Even though I don't use it heavily, I have an Android phone. It is a low-end Huawei IDEOS X3 (U8510) which cost just $99 AUD for a smartphone. It works just fine. My wife has a Samsung Galaxy S Android phone, and it too works just fine. My son has an HTC Salsa phone running Android, and it too works just fine.

The only member of the family who is having trouble with their smartphone is my daughter, whose phone keeps cutting out all the time. My daughter has an iPhone, and so she spent a great deal more money on it than any other family member spent on their phones.

Reply Score: 2

A few things overlooked
by rexstuff on Wed 30th Nov 2011 22:06 UTC
rexstuff
Member since:
2007-04-06

The author, I think, overlooked a few important things.

For instance, apps that cost money on iOS often have comparable apps on Android that are free. Bonus.

Also, as a power user, I appreciate that Android lets me be in control of the device in a way that iOS certainly does not. Rooting, custom firmware, a much more open Market, and so on and so on. That may not matter much to a 'typical user', but it matters to me, and, I imagine, others.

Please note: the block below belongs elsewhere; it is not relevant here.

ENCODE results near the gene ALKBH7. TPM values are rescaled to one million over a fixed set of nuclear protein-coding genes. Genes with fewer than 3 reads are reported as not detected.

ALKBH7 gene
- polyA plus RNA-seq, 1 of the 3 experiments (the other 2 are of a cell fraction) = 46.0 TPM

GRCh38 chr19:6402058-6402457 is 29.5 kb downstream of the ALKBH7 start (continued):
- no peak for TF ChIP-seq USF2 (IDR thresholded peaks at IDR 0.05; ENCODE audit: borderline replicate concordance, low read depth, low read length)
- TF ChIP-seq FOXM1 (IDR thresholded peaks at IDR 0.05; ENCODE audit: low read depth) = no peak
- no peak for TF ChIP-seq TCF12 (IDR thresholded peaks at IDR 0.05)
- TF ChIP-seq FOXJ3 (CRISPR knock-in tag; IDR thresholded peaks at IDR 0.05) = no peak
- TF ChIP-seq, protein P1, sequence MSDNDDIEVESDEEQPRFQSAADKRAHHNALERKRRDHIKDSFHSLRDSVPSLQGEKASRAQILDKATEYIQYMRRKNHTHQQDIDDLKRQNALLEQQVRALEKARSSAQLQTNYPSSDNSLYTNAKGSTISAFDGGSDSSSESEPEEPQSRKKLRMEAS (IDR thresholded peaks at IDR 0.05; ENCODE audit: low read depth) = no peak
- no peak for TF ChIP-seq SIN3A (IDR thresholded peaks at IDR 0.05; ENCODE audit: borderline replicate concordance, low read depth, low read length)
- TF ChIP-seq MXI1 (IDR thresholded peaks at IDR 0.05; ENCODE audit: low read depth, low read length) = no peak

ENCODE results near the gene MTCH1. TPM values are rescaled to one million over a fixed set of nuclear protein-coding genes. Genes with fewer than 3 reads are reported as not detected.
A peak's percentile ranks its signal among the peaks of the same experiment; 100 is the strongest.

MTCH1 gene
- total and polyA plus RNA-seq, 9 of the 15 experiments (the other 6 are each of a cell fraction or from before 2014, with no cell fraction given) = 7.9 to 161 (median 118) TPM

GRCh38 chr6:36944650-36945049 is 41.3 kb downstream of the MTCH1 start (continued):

Reply Score: 6

RE: A few things overlooked
by WorknMan on Wed 30th Nov 2011 22:39 UTC in reply to "A few things overlooked"
WorknMan Member since:
2005-11-13

For instance, apps that cost money on iOS often have comparable apps on Android that are free. Bonus.


Yeah, but many of the free apps are also infested with ads, and it's often due to the fact that devs feel that Android users are not willing to pay for apps. Honestly, I'd rather have the option to pay the developer a buck or two and kill the ads.

I know a lot of people are willing to put up with the ads, but Android doesn't often give you the option of choosing one method over the other. Because of this, I just root my Android devices and install adfree ;) But if devs offer an ad-infested version and a paid version, I will still buy the paid versions.

Reply Score: 3

Comment by neruson
by neruson on Wed 30th Nov 2011 22:56 UTC
neruson
Member since:
2011-09-18

Android for me. I can't stand most of Apple's products except for the iPod (I can't live without that!). Nothing personal against Apple. I just grew up using Linux about 90% of the time and Windows the other %10. I like to tinker with my OS's and devices. I can't do that with iOS. Honestly, I wouldn't even use Windows at all if it wasn't for Netflix, DivX streams and gaming...

So basically, if you're a bit of a nerd, poor or generally just cheap then Android. If you're completely technology illiterate and have some money to burn then iOS.

As far as how well they work. I've used both and never really had too much of a problem with either of them concerning typical day to day use.

Reply Score: 3

..
by fran on Wed 30th Nov 2011 22:59 UTC
fran
Member since:
2010-08-06